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Runge Kutta question, equation has dx/dt in it and non linear term ?

  1. Oct 23, 2014 #1
    How does one set up the Runge Kutta for

    [tex] \frac {d^2y} {dt} m = b(\frac {dy} {dt} - \frac {dx} {dt}) + k (y-x) [/tex] ?

    Set up the substitution variables:

    [tex] a = \frac {d^2y}{dt}[/tex]

    [tex] v = \frac{dy} {dt} [/tex]

    Then what ?

    Is there a way to get [tex] \frac{dx} {dt}[/tex] out of the equation ? If not, I have to differentiate my input function to provide values ? Can I do this by (x(t-1) + x(t+1))/ 2h or similar ?

    Does it matter if B(v) is non linear and I get the value from a look up table instead of being able to calculate it ?

    Thanks !
  2. jcsd
  3. Oct 23, 2014 #2


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    Staff: Mentor

    You need to treat ##dx/dt## as you did ##dy/dt##, and introduce a new variable for it. Also, you do not make the substitution ##a = d^2y/dt^2##, as then you lose the derivative!

    What you need to do is set
    a_1 &= x \\
    a_2 &= y \\
    a_3 &= \frac{dx}{dt} \\
    a_4 &= \frac{dy}{dt}

    I'll let you set up the system of ode's using that.

    It doesn't matter, so long as you can provide a value whatever the input given.
  4. Oct 23, 2014 #3
    I understand the theory behind RK, but I'm stuck trying to figure out the logic for doing the substitutions and how to set up the equations.

    I'm trying to follow the example in this http://epublications.bond.edu.au/cgi/viewcontent.cgi?article=1130&context=ejsie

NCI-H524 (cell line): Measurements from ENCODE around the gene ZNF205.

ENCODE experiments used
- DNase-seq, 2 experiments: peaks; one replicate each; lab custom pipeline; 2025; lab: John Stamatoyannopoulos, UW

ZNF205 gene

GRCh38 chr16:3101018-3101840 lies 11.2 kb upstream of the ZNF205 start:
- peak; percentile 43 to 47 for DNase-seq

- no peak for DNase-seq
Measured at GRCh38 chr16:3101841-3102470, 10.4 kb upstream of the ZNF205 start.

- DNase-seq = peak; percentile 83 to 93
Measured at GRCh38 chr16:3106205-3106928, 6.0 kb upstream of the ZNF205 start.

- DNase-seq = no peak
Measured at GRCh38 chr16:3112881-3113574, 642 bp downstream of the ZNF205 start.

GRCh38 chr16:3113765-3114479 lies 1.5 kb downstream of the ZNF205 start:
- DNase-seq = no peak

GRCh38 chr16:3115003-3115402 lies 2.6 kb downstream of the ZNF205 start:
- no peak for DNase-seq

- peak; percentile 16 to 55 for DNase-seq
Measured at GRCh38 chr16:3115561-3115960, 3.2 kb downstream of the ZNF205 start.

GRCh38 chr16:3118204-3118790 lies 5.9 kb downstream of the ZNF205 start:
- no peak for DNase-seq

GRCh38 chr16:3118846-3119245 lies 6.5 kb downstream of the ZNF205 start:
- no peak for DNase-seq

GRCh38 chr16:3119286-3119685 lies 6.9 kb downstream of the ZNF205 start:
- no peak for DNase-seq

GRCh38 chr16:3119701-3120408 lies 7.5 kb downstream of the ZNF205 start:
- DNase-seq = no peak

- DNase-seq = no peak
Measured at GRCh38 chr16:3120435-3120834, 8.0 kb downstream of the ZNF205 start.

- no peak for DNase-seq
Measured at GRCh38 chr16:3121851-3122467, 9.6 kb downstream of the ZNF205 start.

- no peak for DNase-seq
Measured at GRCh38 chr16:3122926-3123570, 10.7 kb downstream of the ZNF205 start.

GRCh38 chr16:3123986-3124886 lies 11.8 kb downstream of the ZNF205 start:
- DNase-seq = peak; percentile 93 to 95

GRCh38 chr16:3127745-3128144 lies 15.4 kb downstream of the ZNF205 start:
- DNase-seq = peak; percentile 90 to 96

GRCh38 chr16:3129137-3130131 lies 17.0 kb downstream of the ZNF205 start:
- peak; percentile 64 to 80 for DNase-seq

The author's example doesn't have the dx/dt term. He has one new variable be the derivative of the other.

    Here is what I get with your suggestion.

    [tex] \frac {da_4}{dt} - \frac {b}{m}(a_4-a_3) - \frac {K}{m}(a_2 - a_1) = 0 [/tex]
    [tex] \frac {da_2}{dt} = a_4 [/tex]

    I get it now. I can take it from here. Thanks for your help !
    Last edited: Oct 23, 2014
  5. Oct 23, 2014 #4


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    Staff: Mentor

    You need three more equations, as you need one for each ##a##.
  6. Oct 23, 2014 #5
    [tex] \frac {dy}{dt} = v [/tex]
    [tex] \frac {dv}{dt} = \frac {b}{m} (v- \frac {dx}{dt}) + \frac {K}{m}(y - x)[/tex]
  7. Oct 23, 2014 #6


    User Avatar

    Staff: Mentor

    You still have ##dx/dt## that needs to be replaced by a variable. That will give you an equation for ##a_1## (using my notation above). Then there is the question of ##da_3/dt = d^2x/dt^2##. You may set that to 0, depending on the actual physical problem you are considering.
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